The Running Bookworm


The Dreaded Bathroom Scale

The dreaded bathroom scale kept inching its way upward, pound by pound. It wasn’t supposed to do that, not when I was walking two or three miles five or six days a week. “Briskly“, as my doctor ordered. Once it hit 210 I knew I had to do something drastic and push my fitness routine up a notch.

On the day the scale hit 210 I started running. After warming up for about a block I started jogging at a fairly slow pace. By the end of the block I was wheezing and gasping for breath. And that was on the short end of the block. I was in worse shape than I thought!

Memories of running laps in middle school filled my head. I was the scrawny guy lagging the pack, behind even the chubby guys. I never learned the basic fact that you have to push yourself a little bit more every day. That nugget of wisdom came later.  I wouldn’t give up. Not if I want to live long enough to dance at my daughter’s wedding.

As I walked to the end of the next block to catch my breath I remembered something I’d read in my Dad’s old Boy Scouts of America, Official Handbook for Boys.

I remembered reading a chapter about alternating running and walking. Walk one hundred paces, then run one hundred paces, then repeat. Or was it a thousand paces? I mentally gave myself permission to take walk breaks and started running intervals.  I didn’t even know what intervals were. That first day in December 2009 I ran six half block intervals during my regular two mile walk.

After about a week of this a book review caught my eye. I can’t recall the magazine, but the book review was for Born to Run: A Hidden Tribe, Superathletes, and the Greatest Race the World Has Never Seen. Something caught my eye. “His feet hurt”. I was captivated by the article. I immediately went to the County of Los Angeles Library online catalog to put a hold on this book. There were 18 copies in the county library system, but it still took six months for my hold to come in. I have to vote Born to Run as the best book I read in 2010.

I couldn’t wait so I stopped by the Redondo Beach Public Library to check out some back issues of Runner’s World Magazine. I also did some searching online and found CoolRunning.com’s Couch-to-5K ® Running Plan (C25K). This is an incremental interval training program that gets you up from the couch to running a 5K race in nine weeks.

I followed the link on CoolRunning.com and downloaded one of the free iPod apps and started the program. With time off for a cold, shin splints and other issues, it took me 16 weeks to finish the program.  And I’m a runner now!

I’d love to hear from you.  Do you run?  What got you started?  What was the best book you read in 2010?

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5 thoughts on “The Running Bookworm

  1. I had the same question about ICTC, but also figured it out, that she meant to capture it in writing. I love that it opens with her writing in a kitchen sink. I also love when the kids lock the dad up in the tower and lower food and other staples down to him so he gets cured of his stubborn writer’s block. I wish someone would do that for me. 🙂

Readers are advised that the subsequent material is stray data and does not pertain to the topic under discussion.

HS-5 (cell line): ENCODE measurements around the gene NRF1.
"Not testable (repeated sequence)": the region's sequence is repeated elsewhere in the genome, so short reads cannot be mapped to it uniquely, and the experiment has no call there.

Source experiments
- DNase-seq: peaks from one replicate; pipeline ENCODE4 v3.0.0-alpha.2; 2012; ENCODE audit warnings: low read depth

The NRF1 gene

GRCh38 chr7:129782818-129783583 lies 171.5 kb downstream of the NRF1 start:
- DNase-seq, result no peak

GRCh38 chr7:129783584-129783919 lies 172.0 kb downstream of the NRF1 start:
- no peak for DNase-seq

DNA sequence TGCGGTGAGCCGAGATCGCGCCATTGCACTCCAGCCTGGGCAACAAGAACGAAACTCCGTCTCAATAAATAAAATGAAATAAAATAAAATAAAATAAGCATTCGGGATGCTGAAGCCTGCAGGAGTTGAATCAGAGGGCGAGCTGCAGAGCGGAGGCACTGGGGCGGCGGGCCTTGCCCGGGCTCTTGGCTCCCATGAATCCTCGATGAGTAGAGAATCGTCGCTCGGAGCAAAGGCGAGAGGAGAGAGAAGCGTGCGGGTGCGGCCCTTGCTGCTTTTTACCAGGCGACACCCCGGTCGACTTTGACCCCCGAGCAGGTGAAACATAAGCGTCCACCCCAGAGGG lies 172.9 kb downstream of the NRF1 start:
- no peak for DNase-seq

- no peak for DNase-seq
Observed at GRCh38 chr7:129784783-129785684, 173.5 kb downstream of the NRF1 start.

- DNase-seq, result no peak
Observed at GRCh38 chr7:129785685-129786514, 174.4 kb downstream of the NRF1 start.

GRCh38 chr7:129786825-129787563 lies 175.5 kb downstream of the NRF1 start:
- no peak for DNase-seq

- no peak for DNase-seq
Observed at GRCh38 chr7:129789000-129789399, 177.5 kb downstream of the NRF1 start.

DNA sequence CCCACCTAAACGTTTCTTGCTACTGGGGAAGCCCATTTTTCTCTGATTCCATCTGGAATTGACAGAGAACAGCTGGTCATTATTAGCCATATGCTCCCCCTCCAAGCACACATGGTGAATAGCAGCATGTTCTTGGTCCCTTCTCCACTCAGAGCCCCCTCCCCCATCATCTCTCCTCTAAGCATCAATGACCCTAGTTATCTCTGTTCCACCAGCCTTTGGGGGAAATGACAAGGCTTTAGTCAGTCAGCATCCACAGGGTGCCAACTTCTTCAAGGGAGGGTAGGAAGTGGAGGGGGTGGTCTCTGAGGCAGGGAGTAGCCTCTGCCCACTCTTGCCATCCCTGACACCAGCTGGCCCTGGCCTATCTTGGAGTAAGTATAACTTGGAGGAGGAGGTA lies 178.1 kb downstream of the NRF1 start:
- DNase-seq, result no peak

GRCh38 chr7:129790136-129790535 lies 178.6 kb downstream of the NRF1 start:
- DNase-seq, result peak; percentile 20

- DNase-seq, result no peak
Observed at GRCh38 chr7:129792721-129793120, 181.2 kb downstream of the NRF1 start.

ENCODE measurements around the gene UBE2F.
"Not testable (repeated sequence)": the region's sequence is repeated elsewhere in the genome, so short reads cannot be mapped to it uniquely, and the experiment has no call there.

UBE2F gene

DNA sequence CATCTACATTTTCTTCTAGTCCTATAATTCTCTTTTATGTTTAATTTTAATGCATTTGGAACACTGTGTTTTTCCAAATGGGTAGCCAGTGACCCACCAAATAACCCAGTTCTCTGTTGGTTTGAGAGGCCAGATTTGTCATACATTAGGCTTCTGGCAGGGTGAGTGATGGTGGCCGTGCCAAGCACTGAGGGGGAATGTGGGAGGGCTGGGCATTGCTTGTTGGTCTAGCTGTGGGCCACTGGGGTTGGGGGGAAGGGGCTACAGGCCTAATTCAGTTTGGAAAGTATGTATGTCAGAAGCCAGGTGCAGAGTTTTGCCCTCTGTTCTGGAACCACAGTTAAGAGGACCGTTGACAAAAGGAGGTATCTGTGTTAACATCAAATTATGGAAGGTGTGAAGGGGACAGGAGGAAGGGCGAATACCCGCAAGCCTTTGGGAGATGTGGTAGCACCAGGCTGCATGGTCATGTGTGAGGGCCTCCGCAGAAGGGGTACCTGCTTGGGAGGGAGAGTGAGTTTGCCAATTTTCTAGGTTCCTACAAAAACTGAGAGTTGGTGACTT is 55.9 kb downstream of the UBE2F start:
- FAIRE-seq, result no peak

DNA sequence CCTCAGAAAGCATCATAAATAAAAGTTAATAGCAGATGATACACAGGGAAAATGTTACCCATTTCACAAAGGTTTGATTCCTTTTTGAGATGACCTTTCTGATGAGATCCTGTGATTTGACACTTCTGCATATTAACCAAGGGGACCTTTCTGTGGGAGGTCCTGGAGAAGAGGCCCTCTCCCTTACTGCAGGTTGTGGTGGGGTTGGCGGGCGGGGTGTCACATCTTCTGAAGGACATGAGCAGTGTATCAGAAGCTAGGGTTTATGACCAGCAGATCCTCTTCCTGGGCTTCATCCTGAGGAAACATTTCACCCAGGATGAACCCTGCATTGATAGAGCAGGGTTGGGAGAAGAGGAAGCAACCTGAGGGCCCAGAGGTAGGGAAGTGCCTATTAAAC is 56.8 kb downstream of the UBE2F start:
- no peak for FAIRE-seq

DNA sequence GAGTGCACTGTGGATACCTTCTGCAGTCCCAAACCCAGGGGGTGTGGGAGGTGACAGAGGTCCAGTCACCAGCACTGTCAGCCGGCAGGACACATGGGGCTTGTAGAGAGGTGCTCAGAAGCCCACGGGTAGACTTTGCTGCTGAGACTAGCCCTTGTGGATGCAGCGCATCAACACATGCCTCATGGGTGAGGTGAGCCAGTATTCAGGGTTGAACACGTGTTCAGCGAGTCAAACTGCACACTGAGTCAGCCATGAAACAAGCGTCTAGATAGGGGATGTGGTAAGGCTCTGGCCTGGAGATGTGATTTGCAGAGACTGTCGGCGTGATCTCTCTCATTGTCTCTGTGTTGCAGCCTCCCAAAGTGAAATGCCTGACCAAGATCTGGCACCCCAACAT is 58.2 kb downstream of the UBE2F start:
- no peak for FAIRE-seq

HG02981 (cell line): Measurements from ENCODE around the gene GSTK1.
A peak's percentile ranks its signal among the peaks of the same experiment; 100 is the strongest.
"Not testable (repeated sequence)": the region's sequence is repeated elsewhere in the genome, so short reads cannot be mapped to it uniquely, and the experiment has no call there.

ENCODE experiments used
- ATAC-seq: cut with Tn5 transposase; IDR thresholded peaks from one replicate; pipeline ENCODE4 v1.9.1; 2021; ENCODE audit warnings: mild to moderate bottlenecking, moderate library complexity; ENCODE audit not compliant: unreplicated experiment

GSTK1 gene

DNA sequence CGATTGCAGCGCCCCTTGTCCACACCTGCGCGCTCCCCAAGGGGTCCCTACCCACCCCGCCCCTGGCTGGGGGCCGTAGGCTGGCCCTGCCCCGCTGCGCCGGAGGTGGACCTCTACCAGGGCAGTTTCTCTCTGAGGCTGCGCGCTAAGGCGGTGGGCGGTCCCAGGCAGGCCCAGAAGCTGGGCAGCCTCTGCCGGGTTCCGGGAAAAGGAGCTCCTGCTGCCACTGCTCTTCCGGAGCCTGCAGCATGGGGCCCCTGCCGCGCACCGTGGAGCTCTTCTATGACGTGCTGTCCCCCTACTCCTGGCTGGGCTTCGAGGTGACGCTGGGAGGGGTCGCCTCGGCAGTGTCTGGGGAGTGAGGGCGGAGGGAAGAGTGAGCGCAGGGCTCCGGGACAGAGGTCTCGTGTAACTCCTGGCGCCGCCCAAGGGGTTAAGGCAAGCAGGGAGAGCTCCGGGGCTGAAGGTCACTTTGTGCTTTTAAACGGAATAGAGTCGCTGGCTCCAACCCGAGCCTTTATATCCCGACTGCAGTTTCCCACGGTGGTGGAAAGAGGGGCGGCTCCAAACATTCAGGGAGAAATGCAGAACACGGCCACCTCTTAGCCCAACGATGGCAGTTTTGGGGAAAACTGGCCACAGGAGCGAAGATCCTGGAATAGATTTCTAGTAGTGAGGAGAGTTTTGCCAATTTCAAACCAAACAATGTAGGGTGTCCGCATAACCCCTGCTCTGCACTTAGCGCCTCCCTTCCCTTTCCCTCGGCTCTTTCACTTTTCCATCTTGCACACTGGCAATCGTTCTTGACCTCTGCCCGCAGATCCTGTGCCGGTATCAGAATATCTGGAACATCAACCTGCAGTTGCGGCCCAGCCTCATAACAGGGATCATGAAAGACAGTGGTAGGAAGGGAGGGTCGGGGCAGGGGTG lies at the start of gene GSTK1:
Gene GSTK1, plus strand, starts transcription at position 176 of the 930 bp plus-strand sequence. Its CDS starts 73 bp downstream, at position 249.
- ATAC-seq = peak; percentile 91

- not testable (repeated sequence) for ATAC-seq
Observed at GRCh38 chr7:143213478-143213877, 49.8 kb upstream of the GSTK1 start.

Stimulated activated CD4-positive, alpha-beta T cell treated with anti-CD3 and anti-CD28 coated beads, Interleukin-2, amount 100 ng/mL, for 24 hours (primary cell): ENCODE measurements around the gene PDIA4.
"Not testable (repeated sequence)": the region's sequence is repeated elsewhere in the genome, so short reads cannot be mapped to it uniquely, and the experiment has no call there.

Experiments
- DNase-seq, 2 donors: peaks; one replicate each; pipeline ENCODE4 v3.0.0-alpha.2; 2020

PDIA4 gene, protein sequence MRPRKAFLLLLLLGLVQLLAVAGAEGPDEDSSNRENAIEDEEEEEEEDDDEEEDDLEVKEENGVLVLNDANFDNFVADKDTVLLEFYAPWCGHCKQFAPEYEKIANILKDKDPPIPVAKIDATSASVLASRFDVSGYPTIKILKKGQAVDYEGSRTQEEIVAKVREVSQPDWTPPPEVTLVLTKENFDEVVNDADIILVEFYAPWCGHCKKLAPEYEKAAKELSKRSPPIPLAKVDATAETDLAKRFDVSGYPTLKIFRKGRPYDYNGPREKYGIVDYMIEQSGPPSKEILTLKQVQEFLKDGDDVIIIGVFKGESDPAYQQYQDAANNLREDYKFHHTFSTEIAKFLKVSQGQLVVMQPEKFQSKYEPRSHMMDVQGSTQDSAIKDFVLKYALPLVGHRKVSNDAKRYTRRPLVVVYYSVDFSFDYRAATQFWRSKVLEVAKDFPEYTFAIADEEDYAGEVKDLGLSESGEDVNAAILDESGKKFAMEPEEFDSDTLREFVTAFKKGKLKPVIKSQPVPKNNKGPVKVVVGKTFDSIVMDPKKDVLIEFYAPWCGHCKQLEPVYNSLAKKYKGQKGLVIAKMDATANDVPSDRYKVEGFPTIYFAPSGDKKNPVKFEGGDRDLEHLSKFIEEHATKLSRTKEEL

Also, I noticed that your book links are to Powell’s and was wondering why Powell’s instead of Amazon or [fill in the blank.] The reason I ask is that Powell’s is like one of my favorite places on earth, and I’m lucky enough to live in Portland.

    • Amazon.com. . . In my second blog post I explain why I’m not an affiliate anymore. http://wp.me/p1Kvjz-l Not by my choice. Amazon.com cut off all of their CA affiliates just to spite the new sales tax law that would force them to collect tax on sales by CA affiliates. Amazon took exception to Gov. Brown’s strategy for solving the budget crisis which mainly targets Amazon as the biggest out of state retailer.

  2. I used to run 4-6 days a week, slowly progressing to 2, 3, 4, 5, 6, miles per day. My first 10-mile run was on September 10, 2001. I remember being so traumatized the next day by 911 that I literally couldn’t get motivated to run for nearly a year. When I finally did start again my left knee began to swell and seriously hurt, then my right knee, so I had to quit for these past nine years. I was devastated. I won’t bore you with details, but I finally got back to gentle walk/jog sessions similar to those you describe. I’ve tried to use online and Runner’s World training schedules, but the progress is always too rapid in too short a time for me and my knees began to bother me again. So now I listen to my body and go at my own pace.

    There’s nothing, NOTHING like running, and I’m so happy to be back at it (sort of) again. Best book I read in 2010? I start lots of fiction books but never finish them (I’m talking reading them AND writing them). I DID finish Dodie Smith’s “I Capture the Castle,” which was excellent.

    • A couple of years ago I read all the way through I Capture the Castle and couldn’t figure out how she was going to “capture” the castle. Of course I was thinking like a typical guy, thinking about storming the ramparts with a sword in my teeth. It was a great story though. I especially liked the bit about her Dad and his puzzles.

      Then in January I started reading it again and it struck me. She’s a writer. That’s how she is trying to capture the castle. She wants to capture every detail. I started re-reading several classics this year and got stuck somewhere in the middle of all of them. Too many distractions.

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